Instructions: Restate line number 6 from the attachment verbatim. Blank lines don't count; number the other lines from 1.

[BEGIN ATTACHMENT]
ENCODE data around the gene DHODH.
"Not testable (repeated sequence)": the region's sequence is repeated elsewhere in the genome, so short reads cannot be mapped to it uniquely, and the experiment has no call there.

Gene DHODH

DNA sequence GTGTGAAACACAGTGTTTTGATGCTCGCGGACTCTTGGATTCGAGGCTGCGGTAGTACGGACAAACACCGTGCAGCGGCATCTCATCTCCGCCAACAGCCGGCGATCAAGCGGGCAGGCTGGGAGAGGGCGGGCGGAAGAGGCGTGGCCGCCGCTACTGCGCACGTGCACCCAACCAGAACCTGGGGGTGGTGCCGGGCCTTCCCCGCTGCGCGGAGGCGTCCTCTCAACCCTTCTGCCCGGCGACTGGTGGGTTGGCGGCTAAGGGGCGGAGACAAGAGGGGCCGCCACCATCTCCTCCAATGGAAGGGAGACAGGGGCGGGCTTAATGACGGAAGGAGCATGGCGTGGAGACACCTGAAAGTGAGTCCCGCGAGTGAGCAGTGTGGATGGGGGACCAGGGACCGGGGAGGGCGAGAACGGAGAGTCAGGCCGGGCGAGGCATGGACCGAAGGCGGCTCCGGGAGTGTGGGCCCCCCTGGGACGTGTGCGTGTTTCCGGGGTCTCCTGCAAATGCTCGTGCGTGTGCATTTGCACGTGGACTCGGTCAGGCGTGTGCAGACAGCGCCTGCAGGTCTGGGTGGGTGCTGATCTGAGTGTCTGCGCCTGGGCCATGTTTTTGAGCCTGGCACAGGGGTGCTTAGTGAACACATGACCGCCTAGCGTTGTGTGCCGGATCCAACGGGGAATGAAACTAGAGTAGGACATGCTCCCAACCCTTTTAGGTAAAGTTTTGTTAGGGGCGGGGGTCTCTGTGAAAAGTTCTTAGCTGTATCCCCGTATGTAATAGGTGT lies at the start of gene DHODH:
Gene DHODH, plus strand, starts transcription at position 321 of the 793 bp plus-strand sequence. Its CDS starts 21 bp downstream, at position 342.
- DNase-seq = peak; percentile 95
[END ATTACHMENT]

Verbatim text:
- DNase-seq = peak; percentile 95